So how did Microsoft get its bad reputation in the first place?
Well, anti-trust suits didn’t help their case, to be honest. Monopolizing any industry is a risky business, and throughout the 1990s in particular Redmond was suspected of playing very dirty to get the results they wanted, usually via acquisitions of smaller firms developing interesting technology. This is in part one of the reasons why Microsoft became known for clunky software that didn’t appear to be cross-compatible with their other applications.
Of course, stuffy, slightly superior-sounding PR (that read like it was written by a director and not a wordsmith) didn’t help Microsoft during this era. Fair enough, they were the market leaders, but even when faults were found in the operating system, vulnerabilities in the browser, etc., there was little in the way of apology. The phrase "It's not a bug, it's a feature" was often used to summarize Microsoft's responses to users' complaints. It was more than enough to see the company lampooned in a James Bond film for knowingly publishing bug-filled software.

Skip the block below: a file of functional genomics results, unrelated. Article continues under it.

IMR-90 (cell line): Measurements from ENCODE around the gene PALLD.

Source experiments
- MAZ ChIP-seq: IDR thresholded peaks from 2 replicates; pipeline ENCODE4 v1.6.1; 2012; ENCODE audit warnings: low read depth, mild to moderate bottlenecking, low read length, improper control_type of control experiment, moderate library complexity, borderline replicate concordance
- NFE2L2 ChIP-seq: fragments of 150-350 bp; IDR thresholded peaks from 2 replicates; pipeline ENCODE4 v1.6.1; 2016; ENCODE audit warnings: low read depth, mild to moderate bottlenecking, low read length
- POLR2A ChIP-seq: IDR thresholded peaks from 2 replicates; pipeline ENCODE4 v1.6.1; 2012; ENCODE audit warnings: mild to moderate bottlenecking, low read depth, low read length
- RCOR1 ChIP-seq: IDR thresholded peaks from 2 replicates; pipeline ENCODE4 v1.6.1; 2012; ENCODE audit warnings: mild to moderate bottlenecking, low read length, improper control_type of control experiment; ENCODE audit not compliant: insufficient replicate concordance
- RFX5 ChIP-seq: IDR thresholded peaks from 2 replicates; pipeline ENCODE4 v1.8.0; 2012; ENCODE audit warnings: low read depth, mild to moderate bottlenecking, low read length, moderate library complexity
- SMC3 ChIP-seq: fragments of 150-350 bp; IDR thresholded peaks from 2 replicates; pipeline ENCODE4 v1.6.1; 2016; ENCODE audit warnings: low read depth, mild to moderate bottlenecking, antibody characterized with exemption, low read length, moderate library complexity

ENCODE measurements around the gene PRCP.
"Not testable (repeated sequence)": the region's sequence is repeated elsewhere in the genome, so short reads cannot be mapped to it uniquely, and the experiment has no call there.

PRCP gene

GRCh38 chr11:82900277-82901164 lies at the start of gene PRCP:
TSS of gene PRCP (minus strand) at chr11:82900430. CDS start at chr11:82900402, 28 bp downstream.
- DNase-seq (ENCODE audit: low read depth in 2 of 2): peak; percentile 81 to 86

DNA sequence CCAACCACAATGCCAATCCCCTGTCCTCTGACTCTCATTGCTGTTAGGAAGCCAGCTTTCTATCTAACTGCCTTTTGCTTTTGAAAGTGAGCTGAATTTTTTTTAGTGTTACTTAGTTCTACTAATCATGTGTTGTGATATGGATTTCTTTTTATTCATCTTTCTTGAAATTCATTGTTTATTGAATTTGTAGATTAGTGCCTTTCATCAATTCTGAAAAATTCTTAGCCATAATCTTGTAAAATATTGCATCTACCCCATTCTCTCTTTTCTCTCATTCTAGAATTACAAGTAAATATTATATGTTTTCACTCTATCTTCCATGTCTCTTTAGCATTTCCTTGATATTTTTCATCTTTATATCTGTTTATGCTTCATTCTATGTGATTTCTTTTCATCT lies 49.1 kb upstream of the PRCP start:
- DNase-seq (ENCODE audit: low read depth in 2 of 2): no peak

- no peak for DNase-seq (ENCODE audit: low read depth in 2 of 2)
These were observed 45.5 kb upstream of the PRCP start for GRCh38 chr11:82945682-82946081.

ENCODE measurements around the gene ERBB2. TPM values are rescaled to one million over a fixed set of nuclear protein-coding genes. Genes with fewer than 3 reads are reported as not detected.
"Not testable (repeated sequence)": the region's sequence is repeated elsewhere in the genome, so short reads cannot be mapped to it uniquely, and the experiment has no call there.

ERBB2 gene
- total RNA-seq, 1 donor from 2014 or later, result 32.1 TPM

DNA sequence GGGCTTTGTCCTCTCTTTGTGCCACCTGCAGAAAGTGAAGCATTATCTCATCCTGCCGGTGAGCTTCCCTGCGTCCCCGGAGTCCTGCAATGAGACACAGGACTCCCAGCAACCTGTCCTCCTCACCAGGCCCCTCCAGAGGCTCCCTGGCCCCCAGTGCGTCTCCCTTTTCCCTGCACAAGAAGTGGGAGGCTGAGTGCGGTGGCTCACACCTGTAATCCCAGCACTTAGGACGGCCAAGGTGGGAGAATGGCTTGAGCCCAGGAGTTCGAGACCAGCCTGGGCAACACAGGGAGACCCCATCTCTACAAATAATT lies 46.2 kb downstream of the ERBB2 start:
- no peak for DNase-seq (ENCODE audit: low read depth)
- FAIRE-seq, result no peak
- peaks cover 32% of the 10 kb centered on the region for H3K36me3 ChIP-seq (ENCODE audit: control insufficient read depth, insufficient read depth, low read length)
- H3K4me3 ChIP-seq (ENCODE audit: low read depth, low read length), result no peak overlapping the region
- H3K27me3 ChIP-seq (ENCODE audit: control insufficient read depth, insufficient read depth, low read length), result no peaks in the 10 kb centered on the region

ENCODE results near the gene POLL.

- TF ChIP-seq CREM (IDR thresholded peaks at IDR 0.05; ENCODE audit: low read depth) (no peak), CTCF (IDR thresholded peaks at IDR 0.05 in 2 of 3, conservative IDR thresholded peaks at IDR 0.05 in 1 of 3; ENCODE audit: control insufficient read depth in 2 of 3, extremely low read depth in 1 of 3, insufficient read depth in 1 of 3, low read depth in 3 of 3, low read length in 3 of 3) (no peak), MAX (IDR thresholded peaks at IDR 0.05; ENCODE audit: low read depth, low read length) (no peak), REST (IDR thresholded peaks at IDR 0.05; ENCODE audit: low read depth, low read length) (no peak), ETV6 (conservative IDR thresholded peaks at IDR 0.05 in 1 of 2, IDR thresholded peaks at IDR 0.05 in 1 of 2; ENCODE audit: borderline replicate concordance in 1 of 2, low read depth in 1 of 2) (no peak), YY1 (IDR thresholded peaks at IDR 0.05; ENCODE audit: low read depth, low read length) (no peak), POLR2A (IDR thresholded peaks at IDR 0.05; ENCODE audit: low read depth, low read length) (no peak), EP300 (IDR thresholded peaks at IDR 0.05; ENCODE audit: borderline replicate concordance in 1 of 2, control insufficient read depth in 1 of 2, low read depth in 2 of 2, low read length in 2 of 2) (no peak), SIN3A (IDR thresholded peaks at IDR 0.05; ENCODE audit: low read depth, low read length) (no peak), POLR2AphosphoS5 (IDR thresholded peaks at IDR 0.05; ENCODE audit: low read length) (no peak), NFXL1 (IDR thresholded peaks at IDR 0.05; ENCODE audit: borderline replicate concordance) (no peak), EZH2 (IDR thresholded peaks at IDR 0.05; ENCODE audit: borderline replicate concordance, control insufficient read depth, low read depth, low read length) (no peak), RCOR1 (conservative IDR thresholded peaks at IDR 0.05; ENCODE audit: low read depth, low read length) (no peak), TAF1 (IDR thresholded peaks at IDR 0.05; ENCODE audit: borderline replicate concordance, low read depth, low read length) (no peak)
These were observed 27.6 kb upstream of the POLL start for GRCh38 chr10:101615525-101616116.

We shouldn’t forget selling services that should have been free, either, such as Internet Explorer, or the ability to access a Microsoft Network (MSN) email account via Outlook Express. In the old days, if Microsoft could charge you, they would.
Portable technology was often late in coming to MS, and when it did the user interface was nothing to write home about. Windows Mobile was far too similar to the old Pocket PC platform with a ten year case of freezer burn, while Zune was excellent hardware and a good user interface that was then given to a marketing department that appears to have mistaken it for an electric toothbrush.
Then you’ve got the stuff that should have been so much better. Windows Vista is a key example, although this could possibly be identified as Microsoft’s watershed moment. Reaction to the operating system was so poor that they reissued it as Windows 7; the differences are largely superficial (give or take a few new features and better user access control) and yet the later OS is so much more popular. Or at least it was much, much less despised.